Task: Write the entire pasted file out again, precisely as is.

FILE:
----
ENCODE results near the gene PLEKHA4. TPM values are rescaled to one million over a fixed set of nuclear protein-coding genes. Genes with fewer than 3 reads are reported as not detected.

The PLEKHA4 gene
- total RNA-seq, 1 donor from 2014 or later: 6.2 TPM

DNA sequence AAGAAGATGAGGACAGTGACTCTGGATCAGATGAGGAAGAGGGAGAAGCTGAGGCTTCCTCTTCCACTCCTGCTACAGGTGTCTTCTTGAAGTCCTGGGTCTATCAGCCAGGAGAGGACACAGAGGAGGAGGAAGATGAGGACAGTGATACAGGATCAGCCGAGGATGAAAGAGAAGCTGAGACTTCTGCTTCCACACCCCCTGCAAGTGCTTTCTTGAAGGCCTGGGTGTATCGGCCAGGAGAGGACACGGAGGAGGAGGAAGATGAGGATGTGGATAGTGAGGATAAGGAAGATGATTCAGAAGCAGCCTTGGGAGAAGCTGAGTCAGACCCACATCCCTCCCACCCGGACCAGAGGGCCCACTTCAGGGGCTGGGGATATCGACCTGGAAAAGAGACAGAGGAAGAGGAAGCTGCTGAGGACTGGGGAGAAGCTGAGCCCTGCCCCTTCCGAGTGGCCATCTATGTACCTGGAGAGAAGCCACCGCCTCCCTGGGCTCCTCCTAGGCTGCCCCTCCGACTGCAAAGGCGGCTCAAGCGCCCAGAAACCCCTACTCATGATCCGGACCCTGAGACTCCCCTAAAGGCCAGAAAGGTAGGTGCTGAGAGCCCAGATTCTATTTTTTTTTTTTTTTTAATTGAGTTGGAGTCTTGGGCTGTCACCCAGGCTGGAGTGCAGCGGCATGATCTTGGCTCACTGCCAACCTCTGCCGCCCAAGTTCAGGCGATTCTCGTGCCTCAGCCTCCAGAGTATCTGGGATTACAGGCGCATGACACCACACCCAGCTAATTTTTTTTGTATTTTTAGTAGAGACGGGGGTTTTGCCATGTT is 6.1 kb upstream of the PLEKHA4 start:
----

ENCODE results near the gene PLEKHA4. TPM values are rescaled to one million over a fixed set of nuclear protein-coding genes. Genes with fewer than 3 reads are reported as not detected.

The PLEKHA4 gene
- total RNA-seq, 1 donor from 2014 or later: 6.2 TPM

DNA sequence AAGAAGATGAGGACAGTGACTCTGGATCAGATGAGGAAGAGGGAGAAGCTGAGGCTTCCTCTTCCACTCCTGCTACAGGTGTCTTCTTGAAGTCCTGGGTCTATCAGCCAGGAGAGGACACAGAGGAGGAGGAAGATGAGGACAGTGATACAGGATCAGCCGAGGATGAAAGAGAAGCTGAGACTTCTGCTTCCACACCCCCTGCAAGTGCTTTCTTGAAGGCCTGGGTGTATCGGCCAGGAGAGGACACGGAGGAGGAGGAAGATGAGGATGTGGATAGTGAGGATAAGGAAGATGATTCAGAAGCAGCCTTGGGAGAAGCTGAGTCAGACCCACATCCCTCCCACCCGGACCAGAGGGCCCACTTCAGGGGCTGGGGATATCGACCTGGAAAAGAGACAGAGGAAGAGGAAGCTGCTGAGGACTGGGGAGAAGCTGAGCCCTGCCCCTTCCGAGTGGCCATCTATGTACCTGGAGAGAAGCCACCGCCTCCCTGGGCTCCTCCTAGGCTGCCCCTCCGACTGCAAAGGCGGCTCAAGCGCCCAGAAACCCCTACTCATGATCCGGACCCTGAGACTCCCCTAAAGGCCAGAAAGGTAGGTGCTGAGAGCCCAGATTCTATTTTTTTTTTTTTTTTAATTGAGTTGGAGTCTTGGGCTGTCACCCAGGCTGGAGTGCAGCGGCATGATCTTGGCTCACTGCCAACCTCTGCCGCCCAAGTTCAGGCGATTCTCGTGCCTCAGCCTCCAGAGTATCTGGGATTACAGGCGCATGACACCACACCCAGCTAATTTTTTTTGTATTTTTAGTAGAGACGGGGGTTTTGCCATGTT is 6.1 kb upstream of the PLEKHA4 start: